Open up the ear and you will find some bendy bark. It is a well-known fact that Spear Goblins are completely deaf.

Amazingly, Spear Goblins have hideous hair underneath their skin. But this is not all. You may not know but they have axes that grow from their hands. Weirdly, the axe chops their hands off every seven years. Fortunately, a new hand grows back, bigger and better than before.



The most extraordinary thing about Spear Goblins is that they keep a black widow inside their belly. Incredibly, they are immune to the poison but they love being tickled!


Should you look beneath a goblin's shorts, you will find sparkly purple pants. There are lots of aliens searching the lands for pants like these so they never take them off. Peugh!

Finally, a Spear Goblins' feet are as smelly as mouldy cheese. Normally, you will find mice nibbling their tangled toenails.


So never go running in to Spear Goblin as there is a lot beneath the surface that you do not want to see. Trust me!

Spear Goblins by Joshua

Did you know that Spear Goblins are considered to be the most disgusting animal on the planet? On the outside, they look like green, disgusting slime. However, on the inside they are in fact nice, friendly creatures.


Slit its head open and you will find an aquarium of friendly sea creatures crowding together. This makes Spear Goblins very confused all of the time.


Before we open its ear, be warned - you might find something really disgusting. Peeling back the skin, you will see mouldy mushrooms covered in ear wax and wriggly worms slithering everywhere.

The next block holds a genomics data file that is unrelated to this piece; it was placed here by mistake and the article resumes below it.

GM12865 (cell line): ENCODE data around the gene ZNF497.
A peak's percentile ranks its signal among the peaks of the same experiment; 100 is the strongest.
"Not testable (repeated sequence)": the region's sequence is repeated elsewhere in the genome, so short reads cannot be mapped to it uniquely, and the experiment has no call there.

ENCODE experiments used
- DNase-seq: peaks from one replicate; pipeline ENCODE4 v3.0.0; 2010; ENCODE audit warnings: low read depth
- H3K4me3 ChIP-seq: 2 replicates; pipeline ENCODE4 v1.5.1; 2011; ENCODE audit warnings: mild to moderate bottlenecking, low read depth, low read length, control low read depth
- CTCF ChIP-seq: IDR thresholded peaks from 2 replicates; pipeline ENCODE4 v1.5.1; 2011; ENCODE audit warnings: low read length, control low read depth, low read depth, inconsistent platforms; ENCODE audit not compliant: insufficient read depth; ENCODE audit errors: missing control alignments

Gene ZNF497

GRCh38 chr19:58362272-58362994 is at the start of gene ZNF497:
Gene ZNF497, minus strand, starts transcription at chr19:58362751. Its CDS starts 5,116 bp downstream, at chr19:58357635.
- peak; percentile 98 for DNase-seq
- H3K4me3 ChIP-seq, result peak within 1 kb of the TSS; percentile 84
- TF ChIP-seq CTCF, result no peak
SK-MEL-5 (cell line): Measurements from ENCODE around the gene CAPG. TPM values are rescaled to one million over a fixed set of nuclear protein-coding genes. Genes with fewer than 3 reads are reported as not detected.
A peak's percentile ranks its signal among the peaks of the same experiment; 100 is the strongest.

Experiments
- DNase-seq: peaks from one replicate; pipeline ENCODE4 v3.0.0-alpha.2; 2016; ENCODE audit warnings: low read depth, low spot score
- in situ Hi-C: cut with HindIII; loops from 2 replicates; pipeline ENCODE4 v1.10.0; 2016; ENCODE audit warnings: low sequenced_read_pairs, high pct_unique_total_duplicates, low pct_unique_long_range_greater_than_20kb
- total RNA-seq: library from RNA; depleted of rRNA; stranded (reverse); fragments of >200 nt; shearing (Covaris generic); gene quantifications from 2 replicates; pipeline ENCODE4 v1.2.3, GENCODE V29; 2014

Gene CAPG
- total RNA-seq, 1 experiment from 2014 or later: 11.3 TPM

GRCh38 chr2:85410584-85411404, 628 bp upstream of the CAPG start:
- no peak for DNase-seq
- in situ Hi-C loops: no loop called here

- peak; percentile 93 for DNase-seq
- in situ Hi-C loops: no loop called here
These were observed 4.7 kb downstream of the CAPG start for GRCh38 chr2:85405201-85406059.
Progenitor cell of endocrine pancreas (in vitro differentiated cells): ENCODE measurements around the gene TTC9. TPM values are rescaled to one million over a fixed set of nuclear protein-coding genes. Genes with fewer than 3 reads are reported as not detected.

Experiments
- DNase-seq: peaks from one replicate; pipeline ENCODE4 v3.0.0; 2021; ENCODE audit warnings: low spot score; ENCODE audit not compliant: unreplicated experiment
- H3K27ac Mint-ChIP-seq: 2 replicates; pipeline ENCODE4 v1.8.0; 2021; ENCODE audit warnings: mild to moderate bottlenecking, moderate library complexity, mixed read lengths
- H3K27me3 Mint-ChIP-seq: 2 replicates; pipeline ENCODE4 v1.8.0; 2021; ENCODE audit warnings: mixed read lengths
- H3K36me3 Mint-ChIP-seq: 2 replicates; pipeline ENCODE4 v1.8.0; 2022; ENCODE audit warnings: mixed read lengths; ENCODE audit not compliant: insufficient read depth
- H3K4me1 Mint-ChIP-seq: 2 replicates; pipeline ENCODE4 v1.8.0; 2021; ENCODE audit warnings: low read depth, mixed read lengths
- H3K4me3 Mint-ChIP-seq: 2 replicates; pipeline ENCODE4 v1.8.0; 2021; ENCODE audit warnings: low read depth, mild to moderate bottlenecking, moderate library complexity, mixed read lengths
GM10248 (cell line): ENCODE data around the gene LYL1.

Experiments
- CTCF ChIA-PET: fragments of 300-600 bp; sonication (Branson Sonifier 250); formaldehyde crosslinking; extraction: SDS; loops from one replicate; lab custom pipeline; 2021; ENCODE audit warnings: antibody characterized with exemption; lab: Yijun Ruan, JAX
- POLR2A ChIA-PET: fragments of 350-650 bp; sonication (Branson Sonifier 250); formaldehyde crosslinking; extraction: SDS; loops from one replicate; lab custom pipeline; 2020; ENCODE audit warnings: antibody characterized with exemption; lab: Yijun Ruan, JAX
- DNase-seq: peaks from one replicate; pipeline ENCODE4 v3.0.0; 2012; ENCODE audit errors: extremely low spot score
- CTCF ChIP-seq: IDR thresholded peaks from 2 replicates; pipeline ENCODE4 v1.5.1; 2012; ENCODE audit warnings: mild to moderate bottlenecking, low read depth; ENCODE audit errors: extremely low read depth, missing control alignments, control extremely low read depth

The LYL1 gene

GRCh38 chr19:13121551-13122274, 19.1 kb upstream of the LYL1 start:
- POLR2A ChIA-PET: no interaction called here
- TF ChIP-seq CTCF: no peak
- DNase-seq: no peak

Most Spear Goblins have very rude manners. Open up their mouths and you will hear monstrous burps that are as loud as thunder.


Interestingly, a Spear Goblin's belly is in two halves. One half is full of tasty fruit (this is because they love eating any fruit that they can get their grimy hands on). The other side is full of wildlife, including slimy slugs, curly snails, tickly spiders and rainbow-coloured woodlice. What a disgusting diet!

But that's not all. Spear Goblins keep rabbits in their underpants. You may be wondering why they do this...the truth is that no-one knows. Perhaps it helps them to bounce up and down.


Remember - Spear Goblins are extremely naughty, especially with their weapons, so watch out!

Here are the Spear Goblins with all of their disgusting qualities revealed:

If you are enjoying this blog, please do share it and spread the word. Thank you to all of you who have got in touch and shared some of the outcomes from what you have tried - we love to hear from you.


Do tune in tomorrow where we exploring:


Thunderstorms


My thanks to Pie Corbett, Julia Strong and the Talk for Writing team for inspiring many of the ideas explored in this blog.


This blog is copyright. All materials herein, texts and supporting resources are copyright to Jamie Thomas & Talk for Writing. They may be used to support children/staff/parents in home-learning ONLY and not for commercial gain or for training or sharing widely, in their original form or any variations. They must also not be shared online or on any social media platforms without prior permission.